Thursday, March 18, 2010

Into the West: Errol and Cuddles Tame a Town "full of men who look as if they'd step on baby chickens"

Errol Flynn was on the downside of his movie career when Warner Bros. put him back in the saddle again for 1945’s San Antonio. There was a time when scriptwriters tried to explain Flynn’s accent when he was cast in a Western. In Dodge City, he played an Irish soldier of fortune who journeyed to the American West. By 1945, though, he had already starred in four previous Westerns, so no explanation was required. It’s really a nod to Flynn’s versatility and charisma that he could attract audiences in swashbucklers, war films, Westerns, comedies, and even the occasional serious fare (e.g., That Forsyte Woman).

San Antonio is a mid-tier Warner Bros. effort that benefits from a solid cast, sturdy production values, and a splash of Technicolor. Still, it’s obvious that it was never intended to be a blockbuster Western in the mold of the studio’s earlier Dodge City and They Died With Their Boots On. In fact, the main theme is the same one composed by Max Steiner for Dodge. The screenplay, penned by Alan LeMay and W.R. Burnett, lacks originality and can’t supporting the film’s running time of 111 minutes.

Set in 1877, San Antonio opens with Charley Bates (John Litel) tracking his good friend, Clay Hardin (Flynn) to Mexico. Hardin left Texas after a gang of baddies burned his ranch, stole his cattle, shot him, and left him for dead. Rather than wallow in his misfortune, Hardin has sought out a tally book that links wealthy Roy Stuart (Paul Kelly) to the large-scale cattle rustling scheme. He returns to San Antonio to expose Stuart. Along the way, he meets a singer (Alexis Smith) and her entourage (Florence Bates and S.Z. “Cuddles” Sakall).

Admittedly, there are some bright spots in San Antonio. Alexis gets to warble the Oscar-nominated “Some Sunday Morning” in a saloon musical number. Part of the climatic gunfight takes place at night, in the shadows of the Alamo (the film was shot at Warners’ Calabasas Ranch near Burbank). Indeed, the interior sets, which also earned an Oscar nomination, pop out in vibrant color. It’s interesting, too, to have two villains (Kelly and Victor Francen) who try to get the goods on each other while keeping an eye on Flynn.

However, the film’s overall entertainment value hinges on its cast and they prove most capable. Errol and Alexis don’t generate a lot of sparks, but they exhibit a natural rapport which probably accounts for why they were paired so often (their best film being Gentleman Jim). Cuddles Sakall and Florence Bates are in top form in supporting roles played mostly for laughs. In a stagecoach scene with Alex and Errol, they have the following exchange when Florence—anxious to get Alexis married—inquires about the marital status of Errol’s character.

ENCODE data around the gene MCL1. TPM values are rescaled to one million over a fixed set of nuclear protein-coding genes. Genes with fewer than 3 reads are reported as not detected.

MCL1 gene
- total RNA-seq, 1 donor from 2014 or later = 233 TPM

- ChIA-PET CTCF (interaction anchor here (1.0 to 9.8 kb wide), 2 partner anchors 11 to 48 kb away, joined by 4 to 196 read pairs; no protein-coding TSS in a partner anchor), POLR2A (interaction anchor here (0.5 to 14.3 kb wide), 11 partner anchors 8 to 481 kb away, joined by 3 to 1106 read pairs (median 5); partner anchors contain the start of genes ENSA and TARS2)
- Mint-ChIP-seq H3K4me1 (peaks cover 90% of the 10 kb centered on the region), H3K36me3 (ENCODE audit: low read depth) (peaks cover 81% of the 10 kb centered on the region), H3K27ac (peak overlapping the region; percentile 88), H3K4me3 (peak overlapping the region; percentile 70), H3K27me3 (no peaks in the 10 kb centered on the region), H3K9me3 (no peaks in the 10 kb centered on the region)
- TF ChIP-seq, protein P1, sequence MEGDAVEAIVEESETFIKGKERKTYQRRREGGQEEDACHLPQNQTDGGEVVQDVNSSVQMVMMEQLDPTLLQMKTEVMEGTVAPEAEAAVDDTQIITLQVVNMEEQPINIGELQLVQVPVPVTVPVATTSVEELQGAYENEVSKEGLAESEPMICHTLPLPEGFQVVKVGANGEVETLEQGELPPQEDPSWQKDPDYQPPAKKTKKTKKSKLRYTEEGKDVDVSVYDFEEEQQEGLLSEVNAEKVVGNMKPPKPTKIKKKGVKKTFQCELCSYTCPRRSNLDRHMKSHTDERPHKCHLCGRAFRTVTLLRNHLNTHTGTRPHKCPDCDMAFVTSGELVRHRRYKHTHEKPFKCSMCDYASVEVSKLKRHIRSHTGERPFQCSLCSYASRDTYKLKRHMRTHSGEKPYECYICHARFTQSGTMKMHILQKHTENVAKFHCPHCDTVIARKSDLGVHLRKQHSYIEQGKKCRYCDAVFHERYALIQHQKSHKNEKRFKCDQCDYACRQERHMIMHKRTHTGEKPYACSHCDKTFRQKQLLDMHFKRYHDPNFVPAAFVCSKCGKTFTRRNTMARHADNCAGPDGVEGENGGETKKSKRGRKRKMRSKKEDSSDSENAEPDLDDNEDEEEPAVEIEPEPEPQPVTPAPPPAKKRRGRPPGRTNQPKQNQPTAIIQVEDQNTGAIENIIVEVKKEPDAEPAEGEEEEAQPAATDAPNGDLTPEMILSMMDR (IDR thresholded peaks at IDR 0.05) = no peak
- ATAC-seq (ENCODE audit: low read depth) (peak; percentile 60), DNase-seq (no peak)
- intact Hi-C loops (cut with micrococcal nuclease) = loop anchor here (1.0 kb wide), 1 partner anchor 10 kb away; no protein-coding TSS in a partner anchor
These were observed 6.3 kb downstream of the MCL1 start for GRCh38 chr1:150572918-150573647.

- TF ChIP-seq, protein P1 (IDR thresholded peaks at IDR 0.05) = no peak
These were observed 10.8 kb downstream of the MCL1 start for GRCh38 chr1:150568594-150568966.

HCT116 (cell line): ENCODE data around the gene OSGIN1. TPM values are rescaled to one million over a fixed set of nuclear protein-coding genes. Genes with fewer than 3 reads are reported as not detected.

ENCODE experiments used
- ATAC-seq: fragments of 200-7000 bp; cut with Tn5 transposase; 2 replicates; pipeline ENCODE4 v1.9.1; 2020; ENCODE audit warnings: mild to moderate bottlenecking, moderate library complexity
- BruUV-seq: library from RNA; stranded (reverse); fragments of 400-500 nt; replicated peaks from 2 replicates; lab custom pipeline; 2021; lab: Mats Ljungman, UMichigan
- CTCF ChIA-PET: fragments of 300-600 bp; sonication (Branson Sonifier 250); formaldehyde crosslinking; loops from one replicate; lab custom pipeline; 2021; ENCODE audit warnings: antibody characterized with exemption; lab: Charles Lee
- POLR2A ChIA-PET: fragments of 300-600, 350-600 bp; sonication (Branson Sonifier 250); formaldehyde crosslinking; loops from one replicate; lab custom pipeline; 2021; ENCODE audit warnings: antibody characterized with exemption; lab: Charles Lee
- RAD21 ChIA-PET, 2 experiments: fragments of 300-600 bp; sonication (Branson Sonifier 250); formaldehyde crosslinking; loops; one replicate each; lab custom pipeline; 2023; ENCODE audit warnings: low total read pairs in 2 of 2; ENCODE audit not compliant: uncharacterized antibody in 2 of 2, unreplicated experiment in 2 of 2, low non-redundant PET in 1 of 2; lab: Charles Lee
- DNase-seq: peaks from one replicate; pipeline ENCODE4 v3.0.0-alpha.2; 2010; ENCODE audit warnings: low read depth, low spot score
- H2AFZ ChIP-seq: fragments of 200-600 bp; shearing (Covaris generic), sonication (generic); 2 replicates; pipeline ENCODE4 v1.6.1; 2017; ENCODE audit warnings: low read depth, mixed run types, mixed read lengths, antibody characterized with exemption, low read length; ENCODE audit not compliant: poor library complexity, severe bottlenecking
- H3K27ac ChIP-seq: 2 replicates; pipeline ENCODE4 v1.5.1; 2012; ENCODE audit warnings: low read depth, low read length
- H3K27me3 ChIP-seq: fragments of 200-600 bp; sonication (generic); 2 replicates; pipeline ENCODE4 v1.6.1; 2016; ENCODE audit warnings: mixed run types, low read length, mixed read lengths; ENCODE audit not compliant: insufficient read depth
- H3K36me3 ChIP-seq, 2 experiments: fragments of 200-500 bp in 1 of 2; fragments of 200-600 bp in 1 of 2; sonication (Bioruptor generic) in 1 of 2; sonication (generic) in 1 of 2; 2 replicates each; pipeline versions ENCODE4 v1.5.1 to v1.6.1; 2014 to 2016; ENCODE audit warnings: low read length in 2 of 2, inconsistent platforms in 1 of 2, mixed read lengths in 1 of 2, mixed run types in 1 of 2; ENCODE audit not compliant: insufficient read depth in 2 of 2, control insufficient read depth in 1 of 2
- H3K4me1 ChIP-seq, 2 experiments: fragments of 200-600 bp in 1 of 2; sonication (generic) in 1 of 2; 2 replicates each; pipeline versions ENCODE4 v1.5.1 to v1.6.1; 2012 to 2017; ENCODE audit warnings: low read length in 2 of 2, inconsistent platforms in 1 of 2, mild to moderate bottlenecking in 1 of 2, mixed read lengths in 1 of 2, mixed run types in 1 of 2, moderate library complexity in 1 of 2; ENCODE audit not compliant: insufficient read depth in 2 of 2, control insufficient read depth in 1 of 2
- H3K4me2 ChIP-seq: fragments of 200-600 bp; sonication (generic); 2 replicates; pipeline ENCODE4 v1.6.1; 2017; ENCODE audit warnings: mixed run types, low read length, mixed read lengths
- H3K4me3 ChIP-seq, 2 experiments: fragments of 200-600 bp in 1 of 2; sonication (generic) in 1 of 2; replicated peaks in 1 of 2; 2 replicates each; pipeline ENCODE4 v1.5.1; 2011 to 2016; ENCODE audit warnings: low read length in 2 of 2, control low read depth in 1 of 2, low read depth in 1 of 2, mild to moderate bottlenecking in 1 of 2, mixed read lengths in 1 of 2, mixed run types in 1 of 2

Cuddles (to Florence): “You were very rude. He wouldn’t marry you anyway.”

Florence: “I wasn’t asking for myself.”

Cuddles: “Don’t ask him for me either.”

It’s the kind of silly exchange that only Cuddles Sakall could make genuinely funny with his unique way of delivering dialogue. He and Errol teamed again for the following year’s entertaining comedy Never Say Goodbye with Eleanor Parker.

After San Antonio, Errol Flynn made three more Westerns. Montana reteamed him with Alexis Smith and Cuddles Sakall, but was a low-key affair. His leading lady in Rocky Mountain, Patrice Wymore, became his third and final wife. The most interesting of the trio was Silver River, which provided Errol with a juicy role as an unlikable silver mine owner in an offbeat variation of David and Bathsheba.

(Both Cuddles and Florence Bates have been profiled as Underrated Performers of the Week at the Cafe. Click on their underlined names to read the tributes to them.)


  1. Rick: I kinda like this one too, while recognizing its limitations. For me, it seemed to Warner's answer to the very popular "B” westerns Roy Rogers was churning out at Republic Studios. Like a Roy Rogers western, most of the action in "San Antonio" takes place at the end while the beginning is loaded with musical numbers and comedy.

    I think the stress on music and comedy was the reason the film was assigned to director David Butler, rather than, say, a Raoul Walsh. He specialized in musicals and comedies at Warner Bros. No doubt that background gave him the assignment.

  2. Kevin, I think you're right on target with your comment about David Butler. Never thought of SAN ANTONIO as a Republic-type Western, but I can see the similarity (though the bigger budget gives Errol's film a nicer look).

  3. RICK, I have not seen this movie, but.. the handsome and debonair Errol Flynn, can not do anything wrong in my book. ;)

  4. Rick, this was a well written and fun review and I loved the photo of Errol entering the door with his gun drawn! Kevin, your observation about the directorial assignment made very good sense. Dawn, I enjoyed your description of Mr. Flynn as being both handsome and debonair!

  5. Warners never wasted the expensive Technicolor (actually their own system Warnercolor) on a B movie. Flynn was still at the top of their roster, and just look at the costumes! Please stop labeling this movie a "lesser" entry.